Buddy Dyer

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Buddy Dyer
Buddy Dyer.jpg
32nd Mayor of Orlando
Assumed office
March 1, 2003
Preceded by Glenda Hood
Member of the Florida Senate
from the 14th district
In office
1992–2002
Preceded by Rich Crotty
Personal details
Born John Hugh Dyer
(1958-08-07) August 7, 1958 (age 57)
Orlando, Florida, U.S.
Political party Democratic
Spouse(s) Karen Dyer
Alma mater Brown University
University of Florida
Religion Presbyterianism

John Hugh "Buddy" Dyer (born August 7, 1958) is the 32nd and current mayor of Orlando, Florida, first elected in 2003. He is a member of the Florida Democratic Party. Previously he represented Orlando in the Florida State Senate for ten years, including three years when he was the Senate Democratic leader.

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Political career[edit]

State Senate[edit]

Dyer speaking in 2000

Dyer's first run for political office was in 1992 for Florida's State Senate district 14, which consisted of Orlando and Sanford, Florida. Dyer had two Democratic primary opponents, Candice "Candy" Crawford (sister of former Florida Agriculture Commissioner Bob Crawford and political pundit Craig Crawford) and Tim Adams, a local business owner. Dyer won the primary, but failed to get the 50% needed to avoid a runoff. Dyer received 44% of the vote, while Crawford received 39%. Adams received 17% and was eliminated. The runoff between Dyer and Crawford was concentrated in Orlando's African-American communities. Dyer received the support of many of the local churches as well as the endorsement of Tim Adams and Dotti Wynn (loser of the district's Republican primary), while Crawford relied on State Representative Alzo Reddick. Dyer won the runoff 54% to 44%. He continued on to the general election where he faced Republican Steve DeMino which he won with 56% of the vote.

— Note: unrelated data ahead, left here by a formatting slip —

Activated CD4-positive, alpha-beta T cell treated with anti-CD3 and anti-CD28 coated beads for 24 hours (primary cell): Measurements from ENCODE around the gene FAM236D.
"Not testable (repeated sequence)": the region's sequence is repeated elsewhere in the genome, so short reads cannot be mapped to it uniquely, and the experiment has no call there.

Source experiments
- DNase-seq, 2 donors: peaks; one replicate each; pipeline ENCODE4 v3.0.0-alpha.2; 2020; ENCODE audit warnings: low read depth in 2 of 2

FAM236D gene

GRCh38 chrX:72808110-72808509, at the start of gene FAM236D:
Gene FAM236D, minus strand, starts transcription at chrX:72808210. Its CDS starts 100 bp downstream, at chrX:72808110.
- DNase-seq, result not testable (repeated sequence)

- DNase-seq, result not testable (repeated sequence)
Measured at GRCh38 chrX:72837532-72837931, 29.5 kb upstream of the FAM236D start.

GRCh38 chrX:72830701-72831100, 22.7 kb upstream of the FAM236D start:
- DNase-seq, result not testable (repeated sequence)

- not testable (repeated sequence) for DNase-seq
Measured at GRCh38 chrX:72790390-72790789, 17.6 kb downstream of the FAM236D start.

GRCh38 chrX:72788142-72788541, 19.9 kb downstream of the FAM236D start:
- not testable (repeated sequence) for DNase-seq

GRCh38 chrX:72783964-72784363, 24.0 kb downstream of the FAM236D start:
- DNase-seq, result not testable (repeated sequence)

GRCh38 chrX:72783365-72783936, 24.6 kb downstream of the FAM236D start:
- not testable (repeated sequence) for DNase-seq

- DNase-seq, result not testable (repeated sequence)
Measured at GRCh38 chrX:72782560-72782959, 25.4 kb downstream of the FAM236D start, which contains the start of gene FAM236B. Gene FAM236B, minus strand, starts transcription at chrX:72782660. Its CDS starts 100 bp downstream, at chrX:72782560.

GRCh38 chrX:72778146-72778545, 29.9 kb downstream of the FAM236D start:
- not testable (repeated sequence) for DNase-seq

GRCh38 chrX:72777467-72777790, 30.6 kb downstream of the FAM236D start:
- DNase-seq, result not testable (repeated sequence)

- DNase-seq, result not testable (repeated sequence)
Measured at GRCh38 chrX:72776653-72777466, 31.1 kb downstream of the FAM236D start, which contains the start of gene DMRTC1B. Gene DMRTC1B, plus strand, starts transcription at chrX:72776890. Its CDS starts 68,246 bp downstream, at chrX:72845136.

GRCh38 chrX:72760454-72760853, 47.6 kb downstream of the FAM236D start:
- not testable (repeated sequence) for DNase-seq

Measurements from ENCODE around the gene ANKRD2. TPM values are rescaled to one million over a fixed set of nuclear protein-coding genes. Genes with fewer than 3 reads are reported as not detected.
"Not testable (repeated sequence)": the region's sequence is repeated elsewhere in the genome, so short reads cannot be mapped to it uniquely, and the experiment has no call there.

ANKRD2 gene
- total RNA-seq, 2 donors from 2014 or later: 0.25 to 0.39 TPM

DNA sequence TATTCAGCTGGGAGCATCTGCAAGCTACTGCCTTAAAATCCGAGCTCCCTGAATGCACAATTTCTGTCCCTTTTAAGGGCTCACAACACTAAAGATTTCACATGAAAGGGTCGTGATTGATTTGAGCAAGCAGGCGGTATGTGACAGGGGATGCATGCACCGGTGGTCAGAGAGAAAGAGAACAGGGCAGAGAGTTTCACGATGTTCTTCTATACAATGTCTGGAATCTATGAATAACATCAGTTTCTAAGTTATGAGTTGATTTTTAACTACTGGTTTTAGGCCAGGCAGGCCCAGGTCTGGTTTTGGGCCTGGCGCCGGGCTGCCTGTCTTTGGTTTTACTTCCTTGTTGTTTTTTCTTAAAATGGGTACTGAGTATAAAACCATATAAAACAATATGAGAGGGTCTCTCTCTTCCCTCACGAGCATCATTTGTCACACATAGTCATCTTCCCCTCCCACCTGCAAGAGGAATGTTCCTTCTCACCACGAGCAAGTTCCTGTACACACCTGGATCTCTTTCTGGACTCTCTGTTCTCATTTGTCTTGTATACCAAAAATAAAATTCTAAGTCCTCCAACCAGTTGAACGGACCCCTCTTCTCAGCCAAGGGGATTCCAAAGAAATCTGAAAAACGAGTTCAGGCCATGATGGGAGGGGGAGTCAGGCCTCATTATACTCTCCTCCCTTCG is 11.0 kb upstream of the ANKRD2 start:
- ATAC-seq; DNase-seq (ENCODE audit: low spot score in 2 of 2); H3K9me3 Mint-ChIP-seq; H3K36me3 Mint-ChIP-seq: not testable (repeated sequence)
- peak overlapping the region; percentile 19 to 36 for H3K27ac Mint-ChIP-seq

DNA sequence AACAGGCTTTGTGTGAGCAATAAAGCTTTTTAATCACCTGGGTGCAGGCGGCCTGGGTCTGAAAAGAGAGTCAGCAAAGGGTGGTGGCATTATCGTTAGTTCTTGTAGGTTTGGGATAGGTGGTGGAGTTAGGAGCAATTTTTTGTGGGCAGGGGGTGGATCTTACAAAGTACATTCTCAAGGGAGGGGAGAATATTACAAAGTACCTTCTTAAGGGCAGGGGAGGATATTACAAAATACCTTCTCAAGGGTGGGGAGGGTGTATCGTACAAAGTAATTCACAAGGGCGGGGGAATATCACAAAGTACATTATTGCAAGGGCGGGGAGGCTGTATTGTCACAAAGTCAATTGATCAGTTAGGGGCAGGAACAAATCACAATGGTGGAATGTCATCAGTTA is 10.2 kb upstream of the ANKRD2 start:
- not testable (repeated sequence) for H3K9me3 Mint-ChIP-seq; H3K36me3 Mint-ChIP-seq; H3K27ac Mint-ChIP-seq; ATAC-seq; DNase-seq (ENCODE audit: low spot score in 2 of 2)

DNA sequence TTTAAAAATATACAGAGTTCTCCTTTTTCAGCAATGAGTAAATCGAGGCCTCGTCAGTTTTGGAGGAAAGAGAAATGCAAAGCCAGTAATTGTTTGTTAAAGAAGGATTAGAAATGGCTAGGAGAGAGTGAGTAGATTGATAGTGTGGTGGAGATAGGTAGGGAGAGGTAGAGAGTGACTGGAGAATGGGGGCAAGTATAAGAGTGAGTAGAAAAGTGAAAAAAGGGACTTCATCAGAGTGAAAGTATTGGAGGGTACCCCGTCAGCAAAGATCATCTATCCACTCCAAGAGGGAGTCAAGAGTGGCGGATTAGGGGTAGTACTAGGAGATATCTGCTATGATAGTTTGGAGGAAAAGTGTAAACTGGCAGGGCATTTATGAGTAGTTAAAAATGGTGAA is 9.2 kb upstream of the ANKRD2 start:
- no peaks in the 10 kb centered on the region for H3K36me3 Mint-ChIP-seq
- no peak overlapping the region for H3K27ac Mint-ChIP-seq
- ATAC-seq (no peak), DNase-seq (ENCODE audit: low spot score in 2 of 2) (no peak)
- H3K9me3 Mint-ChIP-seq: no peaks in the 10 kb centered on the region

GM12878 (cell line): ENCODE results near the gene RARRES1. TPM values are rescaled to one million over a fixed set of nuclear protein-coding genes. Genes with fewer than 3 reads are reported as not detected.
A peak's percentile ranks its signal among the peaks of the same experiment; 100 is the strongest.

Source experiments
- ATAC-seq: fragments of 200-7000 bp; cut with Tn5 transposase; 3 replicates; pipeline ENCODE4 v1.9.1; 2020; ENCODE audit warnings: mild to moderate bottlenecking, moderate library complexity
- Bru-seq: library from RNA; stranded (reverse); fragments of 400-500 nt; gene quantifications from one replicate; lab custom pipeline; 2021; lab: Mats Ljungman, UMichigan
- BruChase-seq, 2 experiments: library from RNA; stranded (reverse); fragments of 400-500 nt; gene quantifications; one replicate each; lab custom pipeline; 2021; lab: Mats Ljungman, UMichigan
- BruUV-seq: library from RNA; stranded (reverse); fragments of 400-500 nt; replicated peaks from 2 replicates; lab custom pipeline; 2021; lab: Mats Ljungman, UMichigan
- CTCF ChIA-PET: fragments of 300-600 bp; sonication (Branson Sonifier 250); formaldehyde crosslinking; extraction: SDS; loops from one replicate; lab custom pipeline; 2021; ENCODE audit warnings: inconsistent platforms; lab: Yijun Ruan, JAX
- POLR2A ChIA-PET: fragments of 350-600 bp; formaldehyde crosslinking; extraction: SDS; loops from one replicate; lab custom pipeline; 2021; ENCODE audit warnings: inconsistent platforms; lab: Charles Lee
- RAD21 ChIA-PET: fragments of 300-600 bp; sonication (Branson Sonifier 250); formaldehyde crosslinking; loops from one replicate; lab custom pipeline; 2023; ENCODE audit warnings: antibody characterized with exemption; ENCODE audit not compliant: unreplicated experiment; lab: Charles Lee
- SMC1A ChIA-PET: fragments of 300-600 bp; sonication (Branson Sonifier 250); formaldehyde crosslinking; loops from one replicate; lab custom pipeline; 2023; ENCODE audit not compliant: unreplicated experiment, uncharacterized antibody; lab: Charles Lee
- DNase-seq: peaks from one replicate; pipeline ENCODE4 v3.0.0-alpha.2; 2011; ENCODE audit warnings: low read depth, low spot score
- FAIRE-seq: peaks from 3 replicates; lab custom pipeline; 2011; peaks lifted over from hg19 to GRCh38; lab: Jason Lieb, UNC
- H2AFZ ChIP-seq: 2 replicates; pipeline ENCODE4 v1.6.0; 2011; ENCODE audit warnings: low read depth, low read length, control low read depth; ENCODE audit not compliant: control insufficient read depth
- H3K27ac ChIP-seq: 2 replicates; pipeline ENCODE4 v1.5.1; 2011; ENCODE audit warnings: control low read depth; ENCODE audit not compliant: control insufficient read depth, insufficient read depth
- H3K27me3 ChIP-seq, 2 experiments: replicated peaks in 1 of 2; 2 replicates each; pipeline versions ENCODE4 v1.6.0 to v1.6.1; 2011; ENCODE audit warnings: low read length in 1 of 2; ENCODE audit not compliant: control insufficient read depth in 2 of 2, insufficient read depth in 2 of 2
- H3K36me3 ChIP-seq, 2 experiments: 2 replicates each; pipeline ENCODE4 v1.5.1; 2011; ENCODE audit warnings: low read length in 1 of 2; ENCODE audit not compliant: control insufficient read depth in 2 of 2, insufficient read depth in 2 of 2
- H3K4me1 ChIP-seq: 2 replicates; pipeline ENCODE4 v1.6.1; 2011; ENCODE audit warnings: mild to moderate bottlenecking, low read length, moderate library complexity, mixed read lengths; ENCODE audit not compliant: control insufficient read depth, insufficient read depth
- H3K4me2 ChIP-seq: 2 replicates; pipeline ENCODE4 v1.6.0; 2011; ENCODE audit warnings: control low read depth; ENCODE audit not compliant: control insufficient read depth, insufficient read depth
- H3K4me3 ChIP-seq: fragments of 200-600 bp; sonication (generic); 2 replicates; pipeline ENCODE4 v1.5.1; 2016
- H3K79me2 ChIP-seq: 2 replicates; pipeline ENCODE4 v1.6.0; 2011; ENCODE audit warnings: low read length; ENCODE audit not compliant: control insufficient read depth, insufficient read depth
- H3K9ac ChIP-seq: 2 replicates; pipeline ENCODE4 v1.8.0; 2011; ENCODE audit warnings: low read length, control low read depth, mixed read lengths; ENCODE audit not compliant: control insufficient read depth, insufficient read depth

He was subsequently re-elected in 1996 and 2000,serving a total of ten years in the State Senate, where he was State Senate Democratic leader for three years. In 2002 he ran for the office of state attorney general, losing to Republican Charlie Crist.[1]

Mayor[edit]

Elections[edit]

Dyer was elected the 32nd mayor of Orlando on February 25, 2003, in a special election after the previous mayor, Glenda Hood, was appointed Florida's Secretary of State. He was re-elected in 2004 in a regular election, narrowly avoiding a runoff with challenger Ken Mulvaney. He won re-election again on January 29, 2008, receiving 61% of the vote over challenger Mulvaney.[2] Buddy Dyer was once again re-elected mayor in November 2015 with 62.5% of the vote for his fourth full term in office. [1]

Suspension and exoneration[edit]

Following the 2004 election, Mulvaney alleged election fraud by Dyer. An investigation into the matter by the Florida Department of Law Enforcement led a grand jury to bring charges against the mayor, his campaign manager, and an election consultant for allegedly paying someone to gather absentee ballots[3] in Orlando's African American community. Such payments are illegal under Florida law. In March 2005, Dyer was suspended by Governor Jeb Bush in accordance with the Florida Constitution. In April 2005, the charges were dismissed and he was reinstated as mayor.[4]

Actions in office[edit]